Home » Blog posts » The Jerusalem Collection in 1 Corinthians 16

The Jerusalem Collection in 1 Corinthians 16

This is the last post in my series on 1 Corinthians and I will turn to the Jerusalem Collection in 1 Corinthians 16. Ever since Paul was instructed by the “Jerusalem Pillars” Peter, John, and James the Lord’s brother to “remember the poor” (Gal 2:10), Paul chose to raise a collection from his Christ assemblies throughout the nations as a gift for the poor saints in Jerusalem and we can read about the development of the collection in Paul’s letters (cf. 1 Cor 16:1-4; 2 Cor 8:1-9:15; Rom 15:25-28). This gift was not only intended to supply their material needs, but also to be a sign of unity between Jews and non-Jews in Christ. It is curious that Paul does not report on the reception of the collection in letters that postdate his arrival in Jerusalem (e.g., the “Prison Epistles” if written from their traditionally-conjectured location in Rome) and the book of Acts is completely silent about the collection altogether, unless Acts 24:17 is a subtle reference to it. This has lead some scholars to speculate that the collection may have been rejected due to some of the significant opposition that Paul faced in some quarters of the Jerusalem Church, which Acts 21:20-22 acknowledges. Moreover, it is interesting that some Jewish Christ followers continued to identify themselves as ’ebyônîm or “poor ones” and despise the Apostle Paul in subsequent centuries, though the beliefs and practices of certain Ebionites as documented in Patristic literature may not be representative of the pre-70 CE Jerusalem Church.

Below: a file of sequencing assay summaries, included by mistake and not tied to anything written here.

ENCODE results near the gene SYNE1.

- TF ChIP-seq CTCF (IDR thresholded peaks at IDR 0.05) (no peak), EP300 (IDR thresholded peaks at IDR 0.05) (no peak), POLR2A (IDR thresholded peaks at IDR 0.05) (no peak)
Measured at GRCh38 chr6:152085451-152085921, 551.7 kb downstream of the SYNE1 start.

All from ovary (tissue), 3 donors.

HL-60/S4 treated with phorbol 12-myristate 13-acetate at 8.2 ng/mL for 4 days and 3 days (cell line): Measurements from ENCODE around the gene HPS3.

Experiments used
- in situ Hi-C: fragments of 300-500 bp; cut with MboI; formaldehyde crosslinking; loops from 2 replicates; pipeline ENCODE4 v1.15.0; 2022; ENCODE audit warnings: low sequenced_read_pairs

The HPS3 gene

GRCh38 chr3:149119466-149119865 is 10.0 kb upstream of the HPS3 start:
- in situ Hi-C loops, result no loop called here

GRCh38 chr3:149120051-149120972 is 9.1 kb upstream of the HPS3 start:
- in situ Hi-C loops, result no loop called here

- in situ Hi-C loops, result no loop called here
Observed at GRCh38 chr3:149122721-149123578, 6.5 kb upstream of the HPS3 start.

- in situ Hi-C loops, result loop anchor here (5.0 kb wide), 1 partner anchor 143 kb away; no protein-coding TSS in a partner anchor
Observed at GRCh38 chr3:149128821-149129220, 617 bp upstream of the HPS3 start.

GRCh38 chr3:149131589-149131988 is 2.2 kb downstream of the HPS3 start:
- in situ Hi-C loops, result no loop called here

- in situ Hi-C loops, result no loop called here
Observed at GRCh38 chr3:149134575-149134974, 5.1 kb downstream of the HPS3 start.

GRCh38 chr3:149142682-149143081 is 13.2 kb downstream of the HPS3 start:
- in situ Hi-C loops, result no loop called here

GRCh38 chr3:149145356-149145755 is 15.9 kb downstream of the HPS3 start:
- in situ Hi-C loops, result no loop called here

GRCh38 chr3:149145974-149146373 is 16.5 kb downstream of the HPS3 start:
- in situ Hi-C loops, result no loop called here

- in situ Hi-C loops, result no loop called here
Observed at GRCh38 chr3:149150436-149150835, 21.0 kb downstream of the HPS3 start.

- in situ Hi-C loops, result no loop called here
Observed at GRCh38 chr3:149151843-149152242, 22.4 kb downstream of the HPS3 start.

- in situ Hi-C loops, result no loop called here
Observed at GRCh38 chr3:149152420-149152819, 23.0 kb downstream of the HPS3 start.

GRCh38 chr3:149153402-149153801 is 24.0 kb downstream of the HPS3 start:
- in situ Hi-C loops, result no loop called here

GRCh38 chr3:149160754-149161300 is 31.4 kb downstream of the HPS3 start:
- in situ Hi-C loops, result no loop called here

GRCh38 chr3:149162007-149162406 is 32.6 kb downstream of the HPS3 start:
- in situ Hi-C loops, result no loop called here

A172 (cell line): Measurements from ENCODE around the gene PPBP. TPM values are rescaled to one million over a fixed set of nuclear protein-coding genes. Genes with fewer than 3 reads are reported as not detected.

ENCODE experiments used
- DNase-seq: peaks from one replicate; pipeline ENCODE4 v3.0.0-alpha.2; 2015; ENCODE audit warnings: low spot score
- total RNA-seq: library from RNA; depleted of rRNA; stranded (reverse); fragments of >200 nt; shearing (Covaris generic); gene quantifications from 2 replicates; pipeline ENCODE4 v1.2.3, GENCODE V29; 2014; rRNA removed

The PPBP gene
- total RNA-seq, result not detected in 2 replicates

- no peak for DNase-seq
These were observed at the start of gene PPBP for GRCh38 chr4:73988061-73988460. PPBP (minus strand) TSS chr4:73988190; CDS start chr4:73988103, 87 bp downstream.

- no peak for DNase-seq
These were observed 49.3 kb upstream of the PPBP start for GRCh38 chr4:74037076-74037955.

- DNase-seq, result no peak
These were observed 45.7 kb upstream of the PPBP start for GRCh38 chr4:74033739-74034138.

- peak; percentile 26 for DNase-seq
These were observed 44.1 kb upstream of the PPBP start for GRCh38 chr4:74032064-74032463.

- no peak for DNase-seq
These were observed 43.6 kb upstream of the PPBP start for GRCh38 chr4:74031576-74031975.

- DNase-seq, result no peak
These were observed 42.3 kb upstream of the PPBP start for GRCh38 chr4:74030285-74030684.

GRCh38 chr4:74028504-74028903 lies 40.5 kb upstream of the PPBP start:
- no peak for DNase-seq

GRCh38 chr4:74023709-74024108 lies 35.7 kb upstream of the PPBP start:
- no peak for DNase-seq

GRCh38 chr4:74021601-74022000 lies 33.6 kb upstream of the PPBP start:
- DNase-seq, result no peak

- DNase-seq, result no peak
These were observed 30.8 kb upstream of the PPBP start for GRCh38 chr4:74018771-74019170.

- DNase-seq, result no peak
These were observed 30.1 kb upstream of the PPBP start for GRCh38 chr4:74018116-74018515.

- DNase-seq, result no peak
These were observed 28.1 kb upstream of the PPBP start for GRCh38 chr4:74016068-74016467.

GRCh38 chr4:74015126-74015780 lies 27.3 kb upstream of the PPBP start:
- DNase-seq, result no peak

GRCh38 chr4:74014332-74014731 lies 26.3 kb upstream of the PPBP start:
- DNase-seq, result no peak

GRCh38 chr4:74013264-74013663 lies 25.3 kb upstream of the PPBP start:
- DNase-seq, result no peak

I also want to call attention to the documentary A Polite Bribe, which has a particular spin on the biblical data but does interview quite a number of biblical scholars from across the religious spectrum. When the documentary was released, there were some blog reviews and discussions of the film (or the book) by James McGrath, Larry Hurtado, Mark Goodacre, Max Lee, Ben Witherington III, Mark M. Mattison, Bradford McCall, J. Goodrich, Philip J. Long and Richard Fellows and Gerd Luedemann uses the term “polite bribe” in a Bible and Interpretation article on the Jerusalem Collection. If I missed your post, send me an email so that I can include the link.

%d bloggers like this: